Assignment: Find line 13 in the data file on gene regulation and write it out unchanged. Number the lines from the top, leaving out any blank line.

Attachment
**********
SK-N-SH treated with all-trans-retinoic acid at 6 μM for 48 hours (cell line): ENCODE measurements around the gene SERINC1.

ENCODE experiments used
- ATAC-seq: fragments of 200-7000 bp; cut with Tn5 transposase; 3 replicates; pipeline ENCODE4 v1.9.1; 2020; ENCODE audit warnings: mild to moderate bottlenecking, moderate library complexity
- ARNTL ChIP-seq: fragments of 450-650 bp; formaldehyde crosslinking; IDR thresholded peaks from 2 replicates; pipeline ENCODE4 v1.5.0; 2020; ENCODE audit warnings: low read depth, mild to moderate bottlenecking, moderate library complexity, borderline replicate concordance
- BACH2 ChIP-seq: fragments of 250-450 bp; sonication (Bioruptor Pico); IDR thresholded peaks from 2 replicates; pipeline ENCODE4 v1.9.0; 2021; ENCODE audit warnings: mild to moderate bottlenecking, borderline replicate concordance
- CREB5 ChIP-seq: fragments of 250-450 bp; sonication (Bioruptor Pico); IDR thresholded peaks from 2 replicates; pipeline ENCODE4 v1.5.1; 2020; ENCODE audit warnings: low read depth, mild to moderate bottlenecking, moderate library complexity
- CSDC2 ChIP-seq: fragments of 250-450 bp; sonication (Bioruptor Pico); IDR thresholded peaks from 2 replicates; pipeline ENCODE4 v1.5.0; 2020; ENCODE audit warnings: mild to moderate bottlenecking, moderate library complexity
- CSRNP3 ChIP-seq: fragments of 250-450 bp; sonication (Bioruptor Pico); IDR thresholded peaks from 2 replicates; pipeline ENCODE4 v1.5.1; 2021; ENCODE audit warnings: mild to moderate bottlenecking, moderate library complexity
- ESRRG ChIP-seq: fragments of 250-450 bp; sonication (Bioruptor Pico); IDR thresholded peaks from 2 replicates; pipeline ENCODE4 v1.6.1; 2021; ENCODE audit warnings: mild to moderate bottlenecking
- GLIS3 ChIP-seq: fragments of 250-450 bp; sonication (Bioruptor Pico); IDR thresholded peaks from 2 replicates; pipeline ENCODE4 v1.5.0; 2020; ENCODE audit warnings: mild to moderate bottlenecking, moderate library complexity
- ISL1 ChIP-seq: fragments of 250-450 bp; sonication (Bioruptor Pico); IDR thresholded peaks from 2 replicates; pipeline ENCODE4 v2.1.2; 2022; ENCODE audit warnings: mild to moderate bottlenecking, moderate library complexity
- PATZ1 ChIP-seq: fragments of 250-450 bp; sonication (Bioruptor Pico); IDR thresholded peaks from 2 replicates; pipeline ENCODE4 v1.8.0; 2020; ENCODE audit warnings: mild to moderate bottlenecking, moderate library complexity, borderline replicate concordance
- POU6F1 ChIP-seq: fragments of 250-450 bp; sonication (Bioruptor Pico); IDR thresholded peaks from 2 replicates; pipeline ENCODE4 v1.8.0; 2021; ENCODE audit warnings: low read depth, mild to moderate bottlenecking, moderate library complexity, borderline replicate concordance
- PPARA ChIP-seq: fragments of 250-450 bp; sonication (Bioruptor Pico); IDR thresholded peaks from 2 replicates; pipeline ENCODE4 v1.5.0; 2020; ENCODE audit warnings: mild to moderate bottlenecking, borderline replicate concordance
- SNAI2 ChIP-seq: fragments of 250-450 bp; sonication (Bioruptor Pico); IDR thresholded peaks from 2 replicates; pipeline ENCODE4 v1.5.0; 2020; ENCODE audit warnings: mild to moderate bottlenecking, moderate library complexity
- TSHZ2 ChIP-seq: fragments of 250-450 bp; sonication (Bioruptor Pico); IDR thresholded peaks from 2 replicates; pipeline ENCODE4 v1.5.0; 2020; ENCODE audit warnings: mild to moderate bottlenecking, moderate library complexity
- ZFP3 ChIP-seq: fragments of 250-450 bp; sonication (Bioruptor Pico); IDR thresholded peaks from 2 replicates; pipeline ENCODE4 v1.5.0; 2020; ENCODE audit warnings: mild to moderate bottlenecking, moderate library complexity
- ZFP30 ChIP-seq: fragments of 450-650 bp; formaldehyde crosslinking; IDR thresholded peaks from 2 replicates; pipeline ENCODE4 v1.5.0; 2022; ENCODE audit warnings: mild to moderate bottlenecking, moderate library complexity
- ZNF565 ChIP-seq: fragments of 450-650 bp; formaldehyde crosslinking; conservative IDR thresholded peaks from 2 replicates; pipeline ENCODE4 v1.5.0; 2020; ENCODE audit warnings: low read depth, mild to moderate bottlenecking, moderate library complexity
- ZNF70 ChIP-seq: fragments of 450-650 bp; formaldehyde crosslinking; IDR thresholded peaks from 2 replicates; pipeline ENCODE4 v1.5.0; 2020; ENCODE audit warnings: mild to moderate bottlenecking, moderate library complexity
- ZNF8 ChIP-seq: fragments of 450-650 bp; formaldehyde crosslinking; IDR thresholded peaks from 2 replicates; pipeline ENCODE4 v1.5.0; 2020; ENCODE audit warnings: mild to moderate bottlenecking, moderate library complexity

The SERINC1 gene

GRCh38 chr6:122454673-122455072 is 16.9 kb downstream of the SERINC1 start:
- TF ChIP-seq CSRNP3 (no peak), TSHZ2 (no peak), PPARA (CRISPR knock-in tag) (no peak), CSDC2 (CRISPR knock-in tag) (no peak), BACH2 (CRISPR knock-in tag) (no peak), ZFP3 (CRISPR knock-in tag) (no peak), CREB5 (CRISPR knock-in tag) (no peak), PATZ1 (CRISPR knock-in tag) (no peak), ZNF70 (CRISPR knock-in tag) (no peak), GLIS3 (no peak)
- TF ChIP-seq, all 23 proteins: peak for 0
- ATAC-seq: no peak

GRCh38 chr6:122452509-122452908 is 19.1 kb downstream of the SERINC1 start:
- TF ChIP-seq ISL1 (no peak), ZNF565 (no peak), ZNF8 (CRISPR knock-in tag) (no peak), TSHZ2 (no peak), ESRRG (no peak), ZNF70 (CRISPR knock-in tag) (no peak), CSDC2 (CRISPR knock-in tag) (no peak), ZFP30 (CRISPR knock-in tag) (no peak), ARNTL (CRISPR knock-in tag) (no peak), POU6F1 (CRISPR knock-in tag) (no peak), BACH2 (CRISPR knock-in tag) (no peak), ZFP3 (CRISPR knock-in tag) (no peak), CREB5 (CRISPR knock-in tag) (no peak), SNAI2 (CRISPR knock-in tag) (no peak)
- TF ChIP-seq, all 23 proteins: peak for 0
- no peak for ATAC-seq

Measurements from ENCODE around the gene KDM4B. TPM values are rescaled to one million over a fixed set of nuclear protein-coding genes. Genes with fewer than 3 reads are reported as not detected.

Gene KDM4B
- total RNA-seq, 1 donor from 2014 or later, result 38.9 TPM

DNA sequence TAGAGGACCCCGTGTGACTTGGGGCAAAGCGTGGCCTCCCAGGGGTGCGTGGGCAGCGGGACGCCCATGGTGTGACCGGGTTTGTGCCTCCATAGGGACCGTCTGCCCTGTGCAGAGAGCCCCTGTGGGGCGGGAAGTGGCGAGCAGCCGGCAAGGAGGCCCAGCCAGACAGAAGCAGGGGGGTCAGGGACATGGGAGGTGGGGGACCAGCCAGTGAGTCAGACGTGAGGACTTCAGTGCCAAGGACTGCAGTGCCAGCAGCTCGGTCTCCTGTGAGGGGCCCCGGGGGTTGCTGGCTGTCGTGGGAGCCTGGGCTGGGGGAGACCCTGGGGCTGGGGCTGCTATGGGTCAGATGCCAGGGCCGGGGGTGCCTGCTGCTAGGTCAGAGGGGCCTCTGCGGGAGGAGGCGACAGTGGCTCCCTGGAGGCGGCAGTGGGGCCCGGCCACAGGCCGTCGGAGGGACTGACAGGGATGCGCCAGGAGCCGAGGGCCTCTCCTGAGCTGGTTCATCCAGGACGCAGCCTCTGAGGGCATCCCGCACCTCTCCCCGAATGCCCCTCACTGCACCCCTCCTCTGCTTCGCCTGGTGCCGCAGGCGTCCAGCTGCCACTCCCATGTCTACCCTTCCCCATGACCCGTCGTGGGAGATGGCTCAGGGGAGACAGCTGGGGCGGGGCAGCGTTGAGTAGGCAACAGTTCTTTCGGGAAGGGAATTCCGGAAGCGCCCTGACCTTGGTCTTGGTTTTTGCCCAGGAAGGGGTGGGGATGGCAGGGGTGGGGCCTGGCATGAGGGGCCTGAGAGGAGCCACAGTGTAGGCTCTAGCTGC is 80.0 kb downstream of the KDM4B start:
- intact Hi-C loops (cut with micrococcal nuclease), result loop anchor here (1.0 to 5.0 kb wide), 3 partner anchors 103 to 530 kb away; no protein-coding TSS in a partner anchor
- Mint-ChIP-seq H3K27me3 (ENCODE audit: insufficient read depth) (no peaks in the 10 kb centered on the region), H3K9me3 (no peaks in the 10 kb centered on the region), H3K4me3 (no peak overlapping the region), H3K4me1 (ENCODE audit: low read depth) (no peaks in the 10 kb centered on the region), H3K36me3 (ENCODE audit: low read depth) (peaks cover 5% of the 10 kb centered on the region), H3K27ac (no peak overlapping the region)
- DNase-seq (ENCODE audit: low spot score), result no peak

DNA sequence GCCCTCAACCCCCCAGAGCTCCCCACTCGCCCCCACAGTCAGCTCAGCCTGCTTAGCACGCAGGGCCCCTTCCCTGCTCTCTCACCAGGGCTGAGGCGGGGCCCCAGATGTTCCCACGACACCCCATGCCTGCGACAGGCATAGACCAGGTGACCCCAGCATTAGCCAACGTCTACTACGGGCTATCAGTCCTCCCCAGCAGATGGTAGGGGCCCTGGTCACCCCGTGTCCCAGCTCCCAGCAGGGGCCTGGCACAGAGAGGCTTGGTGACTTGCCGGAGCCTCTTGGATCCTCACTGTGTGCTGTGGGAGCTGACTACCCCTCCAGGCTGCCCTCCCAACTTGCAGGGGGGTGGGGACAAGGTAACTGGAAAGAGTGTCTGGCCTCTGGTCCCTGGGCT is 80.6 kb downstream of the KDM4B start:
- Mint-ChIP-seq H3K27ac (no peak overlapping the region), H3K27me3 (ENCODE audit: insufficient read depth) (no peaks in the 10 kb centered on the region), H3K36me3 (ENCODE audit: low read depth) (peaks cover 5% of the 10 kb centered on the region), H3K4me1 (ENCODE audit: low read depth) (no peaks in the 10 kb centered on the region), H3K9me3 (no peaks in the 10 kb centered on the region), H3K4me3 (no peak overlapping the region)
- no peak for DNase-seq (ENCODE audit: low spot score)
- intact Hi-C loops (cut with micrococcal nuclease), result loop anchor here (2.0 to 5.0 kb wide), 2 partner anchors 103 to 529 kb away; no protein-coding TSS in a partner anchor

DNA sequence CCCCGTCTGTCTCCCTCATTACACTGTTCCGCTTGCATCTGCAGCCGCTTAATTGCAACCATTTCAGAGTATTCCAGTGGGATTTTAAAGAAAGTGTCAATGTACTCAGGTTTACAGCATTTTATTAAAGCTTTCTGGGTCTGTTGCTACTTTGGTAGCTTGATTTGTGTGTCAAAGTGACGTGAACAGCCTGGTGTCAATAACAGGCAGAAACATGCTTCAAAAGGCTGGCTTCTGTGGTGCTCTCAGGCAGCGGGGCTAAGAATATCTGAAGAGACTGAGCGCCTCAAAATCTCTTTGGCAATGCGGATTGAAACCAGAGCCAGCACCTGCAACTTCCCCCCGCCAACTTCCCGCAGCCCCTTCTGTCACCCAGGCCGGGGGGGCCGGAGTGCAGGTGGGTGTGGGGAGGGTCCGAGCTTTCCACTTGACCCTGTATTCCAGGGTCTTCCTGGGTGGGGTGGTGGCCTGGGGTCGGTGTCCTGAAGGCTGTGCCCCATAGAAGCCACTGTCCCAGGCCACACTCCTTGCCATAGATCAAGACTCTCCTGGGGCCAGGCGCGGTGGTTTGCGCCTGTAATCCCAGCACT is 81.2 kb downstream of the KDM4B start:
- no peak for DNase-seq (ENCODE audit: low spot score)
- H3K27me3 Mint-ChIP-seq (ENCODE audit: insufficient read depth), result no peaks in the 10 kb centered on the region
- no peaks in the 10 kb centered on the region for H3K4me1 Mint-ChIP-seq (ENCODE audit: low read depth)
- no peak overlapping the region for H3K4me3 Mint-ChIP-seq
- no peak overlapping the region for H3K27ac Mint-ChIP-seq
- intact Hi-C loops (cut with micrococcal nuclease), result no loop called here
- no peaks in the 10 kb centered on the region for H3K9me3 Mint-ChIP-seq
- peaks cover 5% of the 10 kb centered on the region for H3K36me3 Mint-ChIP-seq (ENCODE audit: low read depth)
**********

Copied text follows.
- POU6F1 ChIP-seq: fragments of 250-450 bp; sonication (Bioruptor Pico); IDR thresholded peaks from 2 replicates; pipeline ENCODE4 v1.8.0; 2021; ENCODE audit warnings: low read depth, mild to moderate bottlenecking, moderate library complexity, borderline replicate concordance